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Amalthea Fact Sheet


What Is Known About Amalthea SO FAR


Galileo Images of Amalthea (February - June 1997)

Table of Contents


Amalthea Summary

Amalthea was discovered by the exceptionally keen eyesight of American astronomer Edward Barnard in 1892 using the 36 inch (91 cm) refractor telescope at Lick Observatory. This was the first discovery of a Jovian moon since Galileo's discovery in 1610. Barnard's discovery of Amalthea was also the last moon of any planet to be discovered by direct visual observation.


Voyager 1 Image (March 1979)

Amalthea is the largest of Jupiter's smaller moons. It is one of Jupiter's four inner moons that orbits inside the orbit of Io. With its irregular shape, measuring 270x170x150 km, Amalthea has a striking resemblence to the potato-shaped Phobos, the well-known moon orbiting Mars, but it is ten times larger. Like most satellites of Jupiter, Amalthea is in a synchronous rotation, with the same blunt end always pointing towards Jupiter.


Shaded Relief Map of Amalthea
Courtesy of Phil Stooke

Amalthea is heavily cratered, with two large craters. The larger crater, Pan, is 90 km long and lies in the "northern hemisphere", and the other large crater, Gaea, is 75 km long and straddles the south pole of the moon. Pan is at least 8 km deep and Gaea is probably twice as deep. The local relief on Amalthea reaches 20 km, and two mountains are known, Mons Ida and Mons Lyctos.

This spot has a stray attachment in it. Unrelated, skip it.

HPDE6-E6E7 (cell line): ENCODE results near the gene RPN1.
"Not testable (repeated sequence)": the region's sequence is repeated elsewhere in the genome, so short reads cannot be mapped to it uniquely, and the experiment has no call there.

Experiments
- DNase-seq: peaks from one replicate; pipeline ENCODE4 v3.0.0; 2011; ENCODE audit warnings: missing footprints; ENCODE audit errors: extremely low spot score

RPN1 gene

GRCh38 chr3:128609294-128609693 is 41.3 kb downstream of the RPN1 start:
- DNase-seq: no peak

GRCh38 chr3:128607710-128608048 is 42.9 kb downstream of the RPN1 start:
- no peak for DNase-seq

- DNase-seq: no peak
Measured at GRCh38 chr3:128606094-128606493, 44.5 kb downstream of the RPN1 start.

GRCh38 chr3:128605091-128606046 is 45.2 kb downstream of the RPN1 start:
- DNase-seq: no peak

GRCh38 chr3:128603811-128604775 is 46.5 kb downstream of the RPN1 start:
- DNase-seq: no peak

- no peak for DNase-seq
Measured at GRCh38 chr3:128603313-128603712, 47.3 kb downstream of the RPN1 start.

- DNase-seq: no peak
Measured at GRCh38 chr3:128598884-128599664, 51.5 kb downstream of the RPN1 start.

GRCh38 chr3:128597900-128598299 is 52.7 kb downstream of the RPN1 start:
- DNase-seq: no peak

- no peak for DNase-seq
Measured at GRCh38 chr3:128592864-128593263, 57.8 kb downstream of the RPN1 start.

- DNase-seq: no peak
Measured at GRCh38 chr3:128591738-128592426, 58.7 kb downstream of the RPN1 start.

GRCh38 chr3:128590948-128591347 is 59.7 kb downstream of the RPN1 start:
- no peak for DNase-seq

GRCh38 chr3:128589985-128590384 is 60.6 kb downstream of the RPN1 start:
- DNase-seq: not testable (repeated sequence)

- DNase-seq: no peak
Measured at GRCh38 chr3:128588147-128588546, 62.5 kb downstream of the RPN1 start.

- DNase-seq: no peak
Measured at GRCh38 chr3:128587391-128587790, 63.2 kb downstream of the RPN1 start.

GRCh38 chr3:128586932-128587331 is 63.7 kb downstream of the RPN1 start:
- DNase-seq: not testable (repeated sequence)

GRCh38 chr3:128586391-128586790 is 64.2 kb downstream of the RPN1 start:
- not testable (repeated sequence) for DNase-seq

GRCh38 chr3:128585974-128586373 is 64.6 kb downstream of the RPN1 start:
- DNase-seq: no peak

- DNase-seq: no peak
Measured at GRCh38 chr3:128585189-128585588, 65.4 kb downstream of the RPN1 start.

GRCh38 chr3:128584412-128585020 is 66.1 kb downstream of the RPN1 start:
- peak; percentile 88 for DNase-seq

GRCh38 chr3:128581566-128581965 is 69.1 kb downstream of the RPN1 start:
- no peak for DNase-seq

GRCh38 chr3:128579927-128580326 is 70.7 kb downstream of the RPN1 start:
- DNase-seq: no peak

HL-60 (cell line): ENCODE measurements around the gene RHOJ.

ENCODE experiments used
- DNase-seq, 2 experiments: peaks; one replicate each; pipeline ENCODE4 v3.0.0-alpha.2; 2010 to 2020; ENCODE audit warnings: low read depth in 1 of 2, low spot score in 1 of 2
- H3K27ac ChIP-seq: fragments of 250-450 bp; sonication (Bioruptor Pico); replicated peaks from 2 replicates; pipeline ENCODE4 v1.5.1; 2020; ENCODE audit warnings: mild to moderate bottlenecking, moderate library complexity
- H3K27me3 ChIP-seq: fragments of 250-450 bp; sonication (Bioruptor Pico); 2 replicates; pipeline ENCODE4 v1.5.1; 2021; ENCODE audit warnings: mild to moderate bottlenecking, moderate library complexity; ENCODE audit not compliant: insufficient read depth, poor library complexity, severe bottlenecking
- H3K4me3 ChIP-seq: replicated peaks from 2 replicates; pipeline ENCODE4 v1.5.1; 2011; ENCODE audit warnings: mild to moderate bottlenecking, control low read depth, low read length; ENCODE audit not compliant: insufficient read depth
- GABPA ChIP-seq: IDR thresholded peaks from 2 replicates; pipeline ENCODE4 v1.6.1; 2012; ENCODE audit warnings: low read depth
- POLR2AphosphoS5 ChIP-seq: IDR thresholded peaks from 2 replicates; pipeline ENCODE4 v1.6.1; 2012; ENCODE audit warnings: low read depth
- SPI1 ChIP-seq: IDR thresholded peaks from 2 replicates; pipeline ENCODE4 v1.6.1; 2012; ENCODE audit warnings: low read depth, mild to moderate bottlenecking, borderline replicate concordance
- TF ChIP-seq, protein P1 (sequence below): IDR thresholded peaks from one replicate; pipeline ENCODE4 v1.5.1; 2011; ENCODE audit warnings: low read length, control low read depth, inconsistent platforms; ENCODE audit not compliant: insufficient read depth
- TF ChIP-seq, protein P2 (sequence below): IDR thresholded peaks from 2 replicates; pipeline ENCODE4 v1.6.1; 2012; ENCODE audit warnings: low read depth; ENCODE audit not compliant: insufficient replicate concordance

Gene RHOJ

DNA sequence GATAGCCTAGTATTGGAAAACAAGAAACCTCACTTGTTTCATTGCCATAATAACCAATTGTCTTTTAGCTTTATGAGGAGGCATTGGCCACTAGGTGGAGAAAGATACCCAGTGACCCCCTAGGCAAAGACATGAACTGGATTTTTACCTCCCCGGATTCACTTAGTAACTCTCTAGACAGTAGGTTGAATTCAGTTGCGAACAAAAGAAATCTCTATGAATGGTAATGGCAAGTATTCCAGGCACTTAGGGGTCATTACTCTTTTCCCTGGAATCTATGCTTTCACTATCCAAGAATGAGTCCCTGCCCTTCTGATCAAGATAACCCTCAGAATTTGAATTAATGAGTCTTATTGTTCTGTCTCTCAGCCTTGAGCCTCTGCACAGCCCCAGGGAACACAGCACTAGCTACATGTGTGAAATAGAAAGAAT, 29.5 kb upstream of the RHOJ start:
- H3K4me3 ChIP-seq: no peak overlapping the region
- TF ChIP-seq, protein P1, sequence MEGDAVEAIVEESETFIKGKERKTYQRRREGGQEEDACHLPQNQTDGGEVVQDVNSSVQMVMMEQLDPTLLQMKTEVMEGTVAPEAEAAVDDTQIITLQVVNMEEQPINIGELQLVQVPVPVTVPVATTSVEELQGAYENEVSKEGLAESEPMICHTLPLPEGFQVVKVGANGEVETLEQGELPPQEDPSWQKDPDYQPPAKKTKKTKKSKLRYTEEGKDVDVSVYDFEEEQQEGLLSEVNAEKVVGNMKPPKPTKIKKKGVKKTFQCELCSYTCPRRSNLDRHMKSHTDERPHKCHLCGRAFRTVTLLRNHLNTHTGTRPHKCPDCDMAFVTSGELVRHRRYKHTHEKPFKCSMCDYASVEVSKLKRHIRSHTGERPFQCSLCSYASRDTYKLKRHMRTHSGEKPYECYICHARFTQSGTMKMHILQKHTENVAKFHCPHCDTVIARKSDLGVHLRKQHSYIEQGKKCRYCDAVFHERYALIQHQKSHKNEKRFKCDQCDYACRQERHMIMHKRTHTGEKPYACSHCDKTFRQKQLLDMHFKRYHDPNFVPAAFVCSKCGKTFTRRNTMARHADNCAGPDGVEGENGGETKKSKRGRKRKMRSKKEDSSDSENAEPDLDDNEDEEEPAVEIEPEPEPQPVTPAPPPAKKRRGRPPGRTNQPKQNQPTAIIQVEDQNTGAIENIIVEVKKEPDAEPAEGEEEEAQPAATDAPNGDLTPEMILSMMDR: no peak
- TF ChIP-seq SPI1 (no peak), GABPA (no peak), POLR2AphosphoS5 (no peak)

Voyager 1 Image (March 1979)

Amalthea is a dark object and reddish in color. In fact, Amalthea is the reddest object in the solar system. The red color is probably caused by sulfur from Io's volcanoes spiraling down to Jupiter and impacting on Amalthea. Bright patches observed on the major slopes of Amalthea are green in color. The nature of the green color is unknown, but observations from the Galileo spacecraft may shed some light on the composition of the bright spots.


Voyager 1 Image (March 1979)

Amalthea's orbit is only 181,300 km from Jupiter, or only 2.5 Jupiter radii. Being this close to Jupiter, Amalthea is exposed to the intense radiation field of Jupiter, and is exposed to high dosages of energetic ions, protons and electons in the Jovian magnetosphere. Additionally, Amalthea is bombarded with high-velocity micrometeorites, as well as heavy ions - mostly sulfur, oxygen and sodium diffusing away from Io.


Voyager 1 Image of Amalthea (March 1979)

Amalthea Quick-Look Statistics

Discovery:                             Sep 9, 1892 by Edward Barnard 
Diameter (km):                         270x170x150           
Mass (kg):                             7.17e+18 
Mass (Earth = 1):                      1.1988e-06
Surface Gravity (Earth = 1):           0.0055 - 0.0085
Mean Distance from Jupiter (km):       181,300 
Mean Distance From Jupiter (Rj):       2.539 
Mean Distance from Sun (AU):           5.203 
Orbital period (days):                 0.498179 
Rotational period  (days):             0.498179
Density (gm/cm?3)                      1.8 
Orbit Eccentricity:                    0.003
Orbit Inclination (degrees):           0.40
Orbit Speed (km/sec):                  26.47 
Escape velocity (km/sec):              0.0842 
Visual Albedo:                         0.06
Surface Composition:                   Rock/Sulfur?

Amalthea Images


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